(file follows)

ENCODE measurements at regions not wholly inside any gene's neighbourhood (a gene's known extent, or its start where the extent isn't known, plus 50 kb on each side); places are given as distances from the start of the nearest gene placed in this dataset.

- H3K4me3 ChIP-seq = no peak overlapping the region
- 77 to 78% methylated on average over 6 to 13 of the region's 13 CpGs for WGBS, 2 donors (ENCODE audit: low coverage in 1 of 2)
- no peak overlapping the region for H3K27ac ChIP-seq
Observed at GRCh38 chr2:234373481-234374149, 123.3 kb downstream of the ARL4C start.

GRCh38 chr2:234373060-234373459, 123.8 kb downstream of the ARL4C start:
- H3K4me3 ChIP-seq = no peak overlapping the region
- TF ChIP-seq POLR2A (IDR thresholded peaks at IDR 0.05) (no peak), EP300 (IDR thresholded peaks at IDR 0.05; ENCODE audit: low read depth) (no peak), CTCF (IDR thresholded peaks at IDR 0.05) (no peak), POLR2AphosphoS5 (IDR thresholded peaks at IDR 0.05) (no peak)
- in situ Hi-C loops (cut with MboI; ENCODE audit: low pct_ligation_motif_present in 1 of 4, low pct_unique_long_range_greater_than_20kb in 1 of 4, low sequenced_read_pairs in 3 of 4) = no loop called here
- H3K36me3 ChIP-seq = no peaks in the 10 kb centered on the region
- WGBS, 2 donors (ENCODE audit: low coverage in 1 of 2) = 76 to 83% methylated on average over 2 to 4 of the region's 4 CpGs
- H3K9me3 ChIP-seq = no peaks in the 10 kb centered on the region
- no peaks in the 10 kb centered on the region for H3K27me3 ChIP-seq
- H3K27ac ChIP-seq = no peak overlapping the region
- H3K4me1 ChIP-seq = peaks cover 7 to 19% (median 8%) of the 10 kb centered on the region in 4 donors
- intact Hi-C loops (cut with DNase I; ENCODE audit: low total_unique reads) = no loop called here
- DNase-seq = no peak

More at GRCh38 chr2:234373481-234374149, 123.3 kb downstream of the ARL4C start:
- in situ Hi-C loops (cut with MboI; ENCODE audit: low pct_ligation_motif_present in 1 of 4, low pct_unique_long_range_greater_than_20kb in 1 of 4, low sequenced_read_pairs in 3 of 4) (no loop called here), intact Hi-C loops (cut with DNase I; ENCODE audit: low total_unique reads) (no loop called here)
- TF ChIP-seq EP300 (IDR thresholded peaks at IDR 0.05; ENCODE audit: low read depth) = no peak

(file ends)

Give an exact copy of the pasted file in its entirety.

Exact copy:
ENCODE measurements at regions not wholly inside any gene's neighbourhood (a gene's known extent, or its start where the extent isn't known, plus 50 kb on each side); places are given as distances from the start of the nearest gene placed in this dataset.

- H3K4me3 ChIP-seq = no peak overlapping the region
- 77 to 78% methylated on average over 6 to 13 of the region's 13 CpGs for WGBS, 2 donors (ENCODE audit: low coverage in 1 of 2)
- no peak overlapping the region for H3K27ac ChIP-seq
Observed at GRCh38 chr2:234373481-234374149, 123.3 kb downstream of the ARL4C start.

GRCh38 chr2:234373060-234373459, 123.8 kb downstream of the ARL4C start:
- H3K4me3 ChIP-seq = no peak overlapping the region
- TF ChIP-seq POLR2A (IDR thresholded peaks at IDR 0.05) (no peak), EP300 (IDR thresholded peaks at IDR 0.05; ENCODE audit: low read depth) (no peak), CTCF (IDR thresholded peaks at IDR 0.05) (no peak), POLR2AphosphoS5 (IDR thresholded peaks at IDR 0.05) (no peak)
- in situ Hi-C loops (cut with MboI; ENCODE audit: low pct_ligation_motif_present in 1 of 4, low pct_unique_long_range_greater_than_20kb in 1 of 4, low sequenced_read_pairs in 3 of 4) = no loop called here
- H3K36me3 ChIP-seq = no peaks in the 10 kb centered on the region
- WGBS, 2 donors (ENCODE audit: low coverage in 1 of 2) = 76 to 83% methylated on average over 2 to 4 of the region's 4 CpGs
- H3K9me3 ChIP-seq = no peaks in the 10 kb centered on the region
- no peaks in the 10 kb centered on the region for H3K27me3 ChIP-seq
- H3K27ac ChIP-seq = no peak overlapping the region
- H3K4me1 ChIP-seq = peaks cover 7 to 19% (median 8%) of the 10 kb centered on the region in 4 donors
- intact Hi-C loops (cut with DNase I; ENCODE audit: low total_unique reads) = no loop called here
- DNase-seq = no peak

More at GRCh38 chr2:234373481-234374149, 123.3 kb downstream of the ARL4C start:
- in situ Hi-C loops (cut with MboI; ENCODE audit: low pct_ligation_motif_present in 1 of 4, low pct_unique_long_range_greater_than_20kb in 1 of 4, low sequenced_read_pairs in 3 of 4) (no loop called here), intact Hi-C loops (cut with DNase I; ENCODE audit: low total_unique reads) (no loop called here)
- TF ChIP-seq EP300 (IDR thresholded peaks at IDR 0.05; ENCODE audit: low read depth) = no peak